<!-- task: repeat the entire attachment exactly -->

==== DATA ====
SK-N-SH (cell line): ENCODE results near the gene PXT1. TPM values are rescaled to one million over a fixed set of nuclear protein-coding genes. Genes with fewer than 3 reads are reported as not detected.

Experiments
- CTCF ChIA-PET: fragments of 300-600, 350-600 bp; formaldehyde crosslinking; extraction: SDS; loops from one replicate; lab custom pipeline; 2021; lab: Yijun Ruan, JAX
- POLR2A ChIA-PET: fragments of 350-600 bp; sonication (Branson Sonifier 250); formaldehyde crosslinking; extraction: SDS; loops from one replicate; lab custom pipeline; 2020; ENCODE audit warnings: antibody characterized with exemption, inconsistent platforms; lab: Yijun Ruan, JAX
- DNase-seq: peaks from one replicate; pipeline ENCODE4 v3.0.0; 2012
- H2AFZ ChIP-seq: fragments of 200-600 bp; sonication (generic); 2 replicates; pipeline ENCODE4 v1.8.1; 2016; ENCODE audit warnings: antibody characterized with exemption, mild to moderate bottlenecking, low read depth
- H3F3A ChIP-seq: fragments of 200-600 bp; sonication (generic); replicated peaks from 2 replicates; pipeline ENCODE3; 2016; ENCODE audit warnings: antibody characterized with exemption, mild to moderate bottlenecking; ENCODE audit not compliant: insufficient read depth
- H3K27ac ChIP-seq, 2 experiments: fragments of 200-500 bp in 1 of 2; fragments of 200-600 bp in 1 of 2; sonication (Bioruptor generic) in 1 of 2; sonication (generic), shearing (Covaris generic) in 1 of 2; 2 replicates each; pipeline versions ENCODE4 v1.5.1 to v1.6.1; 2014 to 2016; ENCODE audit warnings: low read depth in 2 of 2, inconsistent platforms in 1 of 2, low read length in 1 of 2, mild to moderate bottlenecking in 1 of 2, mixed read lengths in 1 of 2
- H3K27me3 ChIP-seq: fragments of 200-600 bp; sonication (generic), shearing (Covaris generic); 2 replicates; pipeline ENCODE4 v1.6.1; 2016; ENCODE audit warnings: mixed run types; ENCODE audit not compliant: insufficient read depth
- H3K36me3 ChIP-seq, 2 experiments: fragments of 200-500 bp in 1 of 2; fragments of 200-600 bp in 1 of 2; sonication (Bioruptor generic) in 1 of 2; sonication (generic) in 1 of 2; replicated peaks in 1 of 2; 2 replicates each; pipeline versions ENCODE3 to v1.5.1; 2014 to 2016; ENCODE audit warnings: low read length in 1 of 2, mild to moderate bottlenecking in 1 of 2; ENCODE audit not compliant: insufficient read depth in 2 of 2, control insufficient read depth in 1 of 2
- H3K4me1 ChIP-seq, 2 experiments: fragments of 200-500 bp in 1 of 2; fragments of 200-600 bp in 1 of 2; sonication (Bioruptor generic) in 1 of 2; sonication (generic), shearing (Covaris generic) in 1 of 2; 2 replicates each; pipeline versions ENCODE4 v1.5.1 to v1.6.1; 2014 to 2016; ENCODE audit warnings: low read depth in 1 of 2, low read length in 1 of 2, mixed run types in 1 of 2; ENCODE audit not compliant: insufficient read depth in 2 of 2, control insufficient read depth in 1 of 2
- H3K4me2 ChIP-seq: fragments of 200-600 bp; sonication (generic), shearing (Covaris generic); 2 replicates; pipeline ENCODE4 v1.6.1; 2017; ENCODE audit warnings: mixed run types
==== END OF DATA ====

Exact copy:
SK-N-SH (cell line): ENCODE results near the gene PXT1. TPM values are rescaled to one million over a fixed set of nuclear protein-coding genes. Genes with fewer than 3 reads are reported as not detected.

Experiments
- CTCF ChIA-PET: fragments of 300-600, 350-600 bp; formaldehyde crosslinking; extraction: SDS; loops from one replicate; lab custom pipeline; 2021; lab: Yijun Ruan, JAX
- POLR2A ChIA-PET: fragments of 350-600 bp; sonication (Branson Sonifier 250); formaldehyde crosslinking; extraction: SDS; loops from one replicate; lab custom pipeline; 2020; ENCODE audit warnings: antibody characterized with exemption, inconsistent platforms; lab: Yijun Ruan, JAX
- DNase-seq: peaks from one replicate; pipeline ENCODE4 v3.0.0; 2012
- H2AFZ ChIP-seq: fragments of 200-600 bp; sonication (generic); 2 replicates; pipeline ENCODE4 v1.8.1; 2016; ENCODE audit warnings: antibody characterized with exemption, mild to moderate bottlenecking, low read depth
- H3F3A ChIP-seq: fragments of 200-600 bp; sonication (generic); replicated peaks from 2 replicates; pipeline ENCODE3; 2016; ENCODE audit warnings: antibody characterized with exemption, mild to moderate bottlenecking; ENCODE audit not compliant: insufficient read depth
- H3K27ac ChIP-seq, 2 experiments: fragments of 200-500 bp in 1 of 2; fragments of 200-600 bp in 1 of 2; sonication (Bioruptor generic) in 1 of 2; sonication (generic), shearing (Covaris generic) in 1 of 2; 2 replicates each; pipeline versions ENCODE4 v1.5.1 to v1.6.1; 2014 to 2016; ENCODE audit warnings: low read depth in 2 of 2, inconsistent platforms in 1 of 2, low read length in 1 of 2, mild to moderate bottlenecking in 1 of 2, mixed read lengths in 1 of 2
- H3K27me3 ChIP-seq: fragments of 200-600 bp; sonication (generic), shearing (Covaris generic); 2 replicates; pipeline ENCODE4 v1.6.1; 2016; ENCODE audit warnings: mixed run types; ENCODE audit not compliant: insufficient read depth
- H3K36me3 ChIP-seq, 2 experiments: fragments of 200-500 bp in 1 of 2; fragments of 200-600 bp in 1 of 2; sonication (Bioruptor generic) in 1 of 2; sonication (generic) in 1 of 2; replicated peaks in 1 of 2; 2 replicates each; pipeline versions ENCODE3 to v1.5.1; 2014 to 2016; ENCODE audit warnings: low read length in 1 of 2, mild to moderate bottlenecking in 1 of 2; ENCODE audit not compliant: insufficient read depth in 2 of 2, control insufficient read depth in 1 of 2
- H3K4me1 ChIP-seq, 2 experiments: fragments of 200-500 bp in 1 of 2; fragments of 200-600 bp in 1 of 2; sonication (Bioruptor generic) in 1 of 2; sonication (generic), shearing (Covaris generic) in 1 of 2; 2 replicates each; pipeline versions ENCODE4 v1.5.1 to v1.6.1; 2014 to 2016; ENCODE audit warnings: low read depth in 1 of 2, low read length in 1 of 2, mixed run types in 1 of 2; ENCODE audit not compliant: insufficient read depth in 2 of 2, control insufficient read depth in 1 of 2
- H3K4me2 ChIP-seq: fragments of 200-600 bp; sonication (generic), shearing (Covaris generic); 2 replicates; pipeline ENCODE4 v1.6.1; 2017; ENCODE audit warnings: mixed run types